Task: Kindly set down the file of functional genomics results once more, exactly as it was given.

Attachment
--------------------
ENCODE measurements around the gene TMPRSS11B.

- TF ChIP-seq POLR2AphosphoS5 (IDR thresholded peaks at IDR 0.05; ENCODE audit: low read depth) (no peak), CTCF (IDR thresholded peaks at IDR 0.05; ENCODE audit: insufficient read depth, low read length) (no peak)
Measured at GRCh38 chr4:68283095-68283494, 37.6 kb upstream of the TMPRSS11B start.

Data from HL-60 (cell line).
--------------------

ENCODE measurements around the gene TMPRSS11B.

- TF ChIP-seq POLR2AphosphoS5 (IDR thresholded peaks at IDR 0.05; ENCODE audit: low read depth) (no peak), CTCF (IDR thresholded peaks at IDR 0.05; ENCODE audit: insufficient read depth, low read length) (no peak)
Measured at GRCh38 chr4:68283095-68283494, 37.6 kb upstream of the TMPRSS11B start.

Data from HL-60 (cell line).